Arthur Garfield Dove 1880 - 1946
- Arthur Garfield Dove
- signed Dove, l.c.
- oil on canvas
Acquired by the present owners from the above, circa 1960s
New York, The Downtown Gallery; Los Angeles, California, Vanbark Studios; Santa Barbara, California, Santa Barbara Museum of Art; San Francisco, California, San Francisco Museum of Art, Dove Retrospective Exhibition; Paintings: 1908 to 1946, January-May 1947, no. 34
Arthur Dove painted Arrangement in 1944, two years before his death, during a period in which he was approaching his work with a new intensity and focus. He had suffered a heart attack shortly after he and his wife, Helen Torr, had moved to Centerport, Long Island in 1938. Among other ailments, he was diagnosed with Bright's disease, a kidney disorder, which kept the artist primarily housebound for the rest of his life. Ironically, this setback yielded the most fully-developed and forward-looking work of his career. According to Ann Lee Morgan this period, "which was so limited in other respects for Dove, was a time of great variety in his painting. The diversity in his work makes all the more remarkable the level of his achievement, for in the forties, there is a higher percentage of fully realized successes than ever before. ... Dove saw almost no new art firsthand after the spring of 1938. What and how much he saw or read about in art magazines and newspapers is not clear in the documentary evidence from the forties. However, he seems always to have had good antennae for new ideas in the art climate, to which he was perhaps responding once again" (Arthur Dove: Life and Work with a Catalogue Raisonné, 1984, p. 61).
Dove's career can be characterized by his profound commitment to creating imagery derived from his observation of and fascination with the power of the natural world. Dove's interest was not unique among the coterie of artists represented by the influential dealer and photographer Alfred Stieglitz. Barbara Haskell writes, "Nature, for artists such as Dove, O'Keeffe, John Marin, Rockwell Kent, and Oscar Bluemner, embodied a pantheistic sublime. Luminous, pared-down organic shapes, often radiating outward in halos of modulated color, functioned for these artists as pictorial equivalents of the universal rhythm or life force they felt permeated all things. They distilled nature to its essence in order to translate its mystic immanence into powerful, abstract form. This transcendental connection with nature was particularly evident in Dove's work, which abounded in affirmations of his love and empathetic feelings for the earth" (The American Century: Art & Culture 1900-1950, 1999, p. 197).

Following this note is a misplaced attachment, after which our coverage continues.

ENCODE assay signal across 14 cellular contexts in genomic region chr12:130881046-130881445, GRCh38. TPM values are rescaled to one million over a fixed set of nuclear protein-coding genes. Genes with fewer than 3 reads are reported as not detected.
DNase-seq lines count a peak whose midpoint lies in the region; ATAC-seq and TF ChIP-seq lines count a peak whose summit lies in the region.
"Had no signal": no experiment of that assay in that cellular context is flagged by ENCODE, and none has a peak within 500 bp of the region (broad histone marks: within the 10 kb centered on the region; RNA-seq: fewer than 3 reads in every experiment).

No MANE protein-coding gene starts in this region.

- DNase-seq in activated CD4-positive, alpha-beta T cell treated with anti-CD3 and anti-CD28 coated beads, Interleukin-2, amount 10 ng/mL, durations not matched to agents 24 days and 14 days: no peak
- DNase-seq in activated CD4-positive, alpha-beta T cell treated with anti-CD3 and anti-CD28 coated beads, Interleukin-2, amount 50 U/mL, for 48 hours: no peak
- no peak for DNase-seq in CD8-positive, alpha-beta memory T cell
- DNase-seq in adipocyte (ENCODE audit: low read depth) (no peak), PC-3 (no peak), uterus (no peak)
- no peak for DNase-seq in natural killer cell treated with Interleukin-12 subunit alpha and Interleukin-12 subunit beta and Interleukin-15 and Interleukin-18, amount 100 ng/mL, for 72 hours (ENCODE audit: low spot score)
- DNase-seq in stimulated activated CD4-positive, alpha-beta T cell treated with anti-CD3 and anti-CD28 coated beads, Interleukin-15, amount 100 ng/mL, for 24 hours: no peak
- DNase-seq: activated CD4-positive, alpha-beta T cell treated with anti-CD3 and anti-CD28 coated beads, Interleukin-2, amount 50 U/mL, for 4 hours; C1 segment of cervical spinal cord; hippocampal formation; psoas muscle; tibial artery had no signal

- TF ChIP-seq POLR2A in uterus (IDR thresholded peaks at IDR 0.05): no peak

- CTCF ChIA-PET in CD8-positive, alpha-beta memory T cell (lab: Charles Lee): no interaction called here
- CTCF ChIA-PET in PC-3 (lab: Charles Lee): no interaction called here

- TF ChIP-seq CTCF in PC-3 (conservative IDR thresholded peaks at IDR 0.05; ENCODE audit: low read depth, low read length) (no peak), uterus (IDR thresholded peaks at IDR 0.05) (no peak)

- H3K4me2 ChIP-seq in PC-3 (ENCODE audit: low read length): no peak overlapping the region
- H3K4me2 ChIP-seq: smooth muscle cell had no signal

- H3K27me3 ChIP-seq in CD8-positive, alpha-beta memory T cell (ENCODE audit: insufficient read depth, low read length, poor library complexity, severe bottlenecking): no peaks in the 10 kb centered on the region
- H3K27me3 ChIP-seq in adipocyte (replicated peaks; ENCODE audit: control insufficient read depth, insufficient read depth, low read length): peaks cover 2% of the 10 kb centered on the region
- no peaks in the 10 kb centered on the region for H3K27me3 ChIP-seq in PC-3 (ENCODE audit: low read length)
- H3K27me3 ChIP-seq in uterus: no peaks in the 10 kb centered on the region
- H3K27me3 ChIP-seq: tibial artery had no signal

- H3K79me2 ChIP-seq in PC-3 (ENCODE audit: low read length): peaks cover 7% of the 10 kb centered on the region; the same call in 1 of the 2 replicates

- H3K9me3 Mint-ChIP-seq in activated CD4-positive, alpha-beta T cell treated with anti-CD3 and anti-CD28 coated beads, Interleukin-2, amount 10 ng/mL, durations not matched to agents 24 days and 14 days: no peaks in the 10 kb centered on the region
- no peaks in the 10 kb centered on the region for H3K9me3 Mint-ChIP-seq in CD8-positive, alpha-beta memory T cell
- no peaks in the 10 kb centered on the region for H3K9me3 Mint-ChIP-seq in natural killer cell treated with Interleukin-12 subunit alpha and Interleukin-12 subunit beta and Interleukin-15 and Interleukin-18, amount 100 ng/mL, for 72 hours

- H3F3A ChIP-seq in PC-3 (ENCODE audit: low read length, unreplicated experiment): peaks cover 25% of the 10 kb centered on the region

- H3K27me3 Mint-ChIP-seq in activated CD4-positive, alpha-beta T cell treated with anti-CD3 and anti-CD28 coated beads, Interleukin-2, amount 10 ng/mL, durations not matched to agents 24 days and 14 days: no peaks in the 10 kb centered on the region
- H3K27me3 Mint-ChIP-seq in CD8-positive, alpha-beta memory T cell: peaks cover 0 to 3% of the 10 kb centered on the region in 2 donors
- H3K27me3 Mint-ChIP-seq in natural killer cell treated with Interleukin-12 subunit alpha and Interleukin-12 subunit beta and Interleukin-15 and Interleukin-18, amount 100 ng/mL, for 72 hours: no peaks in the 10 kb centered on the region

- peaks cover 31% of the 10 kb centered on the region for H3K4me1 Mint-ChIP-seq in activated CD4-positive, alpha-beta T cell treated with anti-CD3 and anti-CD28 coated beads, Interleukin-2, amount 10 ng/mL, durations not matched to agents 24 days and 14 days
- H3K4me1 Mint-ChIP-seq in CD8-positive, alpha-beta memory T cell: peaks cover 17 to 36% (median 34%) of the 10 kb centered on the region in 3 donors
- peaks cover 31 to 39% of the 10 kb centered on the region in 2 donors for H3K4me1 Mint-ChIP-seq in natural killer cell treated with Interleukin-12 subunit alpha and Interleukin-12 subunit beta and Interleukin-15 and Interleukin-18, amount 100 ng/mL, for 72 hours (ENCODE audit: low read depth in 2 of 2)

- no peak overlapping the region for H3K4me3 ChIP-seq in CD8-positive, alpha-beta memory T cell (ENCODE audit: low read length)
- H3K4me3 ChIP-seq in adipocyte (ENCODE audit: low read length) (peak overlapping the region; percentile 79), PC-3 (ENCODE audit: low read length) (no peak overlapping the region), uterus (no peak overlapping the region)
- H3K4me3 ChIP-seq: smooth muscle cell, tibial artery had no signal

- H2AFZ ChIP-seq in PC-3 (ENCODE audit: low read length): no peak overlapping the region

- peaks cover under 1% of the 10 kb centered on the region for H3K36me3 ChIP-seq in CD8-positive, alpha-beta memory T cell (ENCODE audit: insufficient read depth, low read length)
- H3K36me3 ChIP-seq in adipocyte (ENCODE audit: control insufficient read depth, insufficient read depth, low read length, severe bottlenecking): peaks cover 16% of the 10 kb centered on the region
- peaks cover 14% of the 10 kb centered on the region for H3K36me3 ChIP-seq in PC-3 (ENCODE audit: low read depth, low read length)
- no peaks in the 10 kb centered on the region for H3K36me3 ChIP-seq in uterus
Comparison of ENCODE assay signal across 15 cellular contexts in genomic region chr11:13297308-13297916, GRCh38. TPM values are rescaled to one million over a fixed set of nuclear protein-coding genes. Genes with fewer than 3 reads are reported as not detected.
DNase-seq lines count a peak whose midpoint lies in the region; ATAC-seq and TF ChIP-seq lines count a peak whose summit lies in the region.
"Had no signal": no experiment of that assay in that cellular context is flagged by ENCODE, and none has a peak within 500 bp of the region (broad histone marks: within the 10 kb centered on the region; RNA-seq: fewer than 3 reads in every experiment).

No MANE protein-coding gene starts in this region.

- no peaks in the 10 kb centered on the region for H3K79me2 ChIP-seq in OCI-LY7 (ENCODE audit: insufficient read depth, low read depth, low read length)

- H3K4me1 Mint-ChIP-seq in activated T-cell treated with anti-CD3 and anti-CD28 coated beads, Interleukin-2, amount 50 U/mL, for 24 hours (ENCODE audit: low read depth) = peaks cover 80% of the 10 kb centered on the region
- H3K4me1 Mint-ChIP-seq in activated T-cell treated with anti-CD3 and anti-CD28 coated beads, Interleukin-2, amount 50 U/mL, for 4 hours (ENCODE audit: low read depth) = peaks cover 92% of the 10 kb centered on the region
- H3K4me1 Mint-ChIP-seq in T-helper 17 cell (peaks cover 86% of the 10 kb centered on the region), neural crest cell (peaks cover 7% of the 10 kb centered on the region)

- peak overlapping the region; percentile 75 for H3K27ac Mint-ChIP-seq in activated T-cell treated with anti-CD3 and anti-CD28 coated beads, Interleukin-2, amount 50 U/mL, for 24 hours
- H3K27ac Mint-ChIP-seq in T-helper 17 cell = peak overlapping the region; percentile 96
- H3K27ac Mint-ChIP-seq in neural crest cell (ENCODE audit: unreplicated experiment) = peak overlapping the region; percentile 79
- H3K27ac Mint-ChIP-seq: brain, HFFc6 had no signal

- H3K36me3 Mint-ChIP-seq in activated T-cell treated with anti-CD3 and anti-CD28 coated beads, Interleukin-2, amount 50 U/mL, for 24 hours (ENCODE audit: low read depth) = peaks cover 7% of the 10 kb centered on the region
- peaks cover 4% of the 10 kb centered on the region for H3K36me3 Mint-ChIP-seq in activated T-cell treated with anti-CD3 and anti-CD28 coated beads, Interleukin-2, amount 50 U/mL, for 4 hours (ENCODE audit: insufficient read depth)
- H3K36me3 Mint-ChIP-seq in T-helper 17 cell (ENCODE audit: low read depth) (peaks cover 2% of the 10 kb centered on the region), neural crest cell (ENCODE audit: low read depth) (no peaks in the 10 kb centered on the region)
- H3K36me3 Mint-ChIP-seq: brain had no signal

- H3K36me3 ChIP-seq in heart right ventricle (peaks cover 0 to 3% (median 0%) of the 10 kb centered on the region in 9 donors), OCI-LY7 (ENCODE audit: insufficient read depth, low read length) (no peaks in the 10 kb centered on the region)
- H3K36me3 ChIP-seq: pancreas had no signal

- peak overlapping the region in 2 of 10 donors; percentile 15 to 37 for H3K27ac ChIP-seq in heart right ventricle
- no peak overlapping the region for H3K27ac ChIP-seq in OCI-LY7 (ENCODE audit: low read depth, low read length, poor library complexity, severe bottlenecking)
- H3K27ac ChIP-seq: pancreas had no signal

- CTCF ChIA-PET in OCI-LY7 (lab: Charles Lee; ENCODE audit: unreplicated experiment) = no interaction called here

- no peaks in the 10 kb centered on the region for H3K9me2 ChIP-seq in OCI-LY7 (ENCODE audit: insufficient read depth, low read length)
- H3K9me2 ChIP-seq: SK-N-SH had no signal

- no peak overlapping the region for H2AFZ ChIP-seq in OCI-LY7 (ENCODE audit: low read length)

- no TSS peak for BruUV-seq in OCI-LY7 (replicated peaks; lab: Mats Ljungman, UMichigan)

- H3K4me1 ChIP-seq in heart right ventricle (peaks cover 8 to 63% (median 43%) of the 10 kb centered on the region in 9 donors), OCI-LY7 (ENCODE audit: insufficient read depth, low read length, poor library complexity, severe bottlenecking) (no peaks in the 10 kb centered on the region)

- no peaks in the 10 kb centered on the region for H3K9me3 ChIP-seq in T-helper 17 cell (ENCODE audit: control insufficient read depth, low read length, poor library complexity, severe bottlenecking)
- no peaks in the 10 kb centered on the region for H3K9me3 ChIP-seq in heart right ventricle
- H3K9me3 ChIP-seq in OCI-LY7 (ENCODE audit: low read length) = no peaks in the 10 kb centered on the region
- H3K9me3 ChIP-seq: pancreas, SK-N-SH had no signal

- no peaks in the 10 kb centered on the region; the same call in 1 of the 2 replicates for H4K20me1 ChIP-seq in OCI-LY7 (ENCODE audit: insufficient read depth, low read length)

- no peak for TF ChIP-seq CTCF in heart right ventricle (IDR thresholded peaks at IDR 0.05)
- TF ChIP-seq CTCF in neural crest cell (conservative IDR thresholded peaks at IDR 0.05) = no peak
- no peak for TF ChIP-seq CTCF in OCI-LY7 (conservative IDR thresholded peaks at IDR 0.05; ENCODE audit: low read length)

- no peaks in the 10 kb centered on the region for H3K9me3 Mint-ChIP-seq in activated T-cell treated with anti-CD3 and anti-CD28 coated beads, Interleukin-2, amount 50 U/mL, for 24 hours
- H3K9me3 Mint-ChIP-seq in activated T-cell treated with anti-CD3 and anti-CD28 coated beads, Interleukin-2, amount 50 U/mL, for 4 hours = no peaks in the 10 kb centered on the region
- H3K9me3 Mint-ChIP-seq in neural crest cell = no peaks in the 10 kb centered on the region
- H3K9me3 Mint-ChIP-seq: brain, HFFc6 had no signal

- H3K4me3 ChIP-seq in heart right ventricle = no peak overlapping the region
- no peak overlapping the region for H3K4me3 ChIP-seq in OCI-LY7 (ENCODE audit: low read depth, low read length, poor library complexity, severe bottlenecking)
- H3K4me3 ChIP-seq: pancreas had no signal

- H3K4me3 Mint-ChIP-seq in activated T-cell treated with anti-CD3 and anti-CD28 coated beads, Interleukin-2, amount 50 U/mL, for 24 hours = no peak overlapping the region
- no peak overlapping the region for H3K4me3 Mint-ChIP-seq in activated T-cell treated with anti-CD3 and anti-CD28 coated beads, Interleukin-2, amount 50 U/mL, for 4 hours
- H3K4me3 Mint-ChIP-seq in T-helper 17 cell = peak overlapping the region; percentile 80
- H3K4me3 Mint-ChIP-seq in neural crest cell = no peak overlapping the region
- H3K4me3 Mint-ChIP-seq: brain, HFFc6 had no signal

In a 1942 journal entry, Dove noted that he intended to work at the "point where abstraction and reality meet." For Dove, this meant continuing to draw upon this familiar lexicon of natural iconography while pushing his experimentation with spatial effects and reductive forms to the limit of near perfect abstraction. The result was a group of new paintings, including Arrangement, comprising sculptural, biomorphic, three-dimensional, and overlapping shapes, often in bold colors. According to Ms. Morgan writes, "Announced by The Inn (1942) and fully developed in Arrangements in Form I and II (1944), these paintings recall some earlier Picasso paintings of abstracted, sculptural figures and suggest also actual sculptures by artists such as Seymour Lipton and David Hare" (Arthur Dove: Life and Work with a Catalogue Raisonné, p.64). In Arrangement, anthropomorphic forms repeat and undulate in a dynamic rhythm, their smooth and jagged edges actively penetrating each other's contours. Rendered in a rich and varied palette; layered colors and subtle tonal gradations belie the flat surface of the canvas. Arrangement, and other works from this fruitful period, represent the culmination of Dove's unique synthesis of nature and abstraction.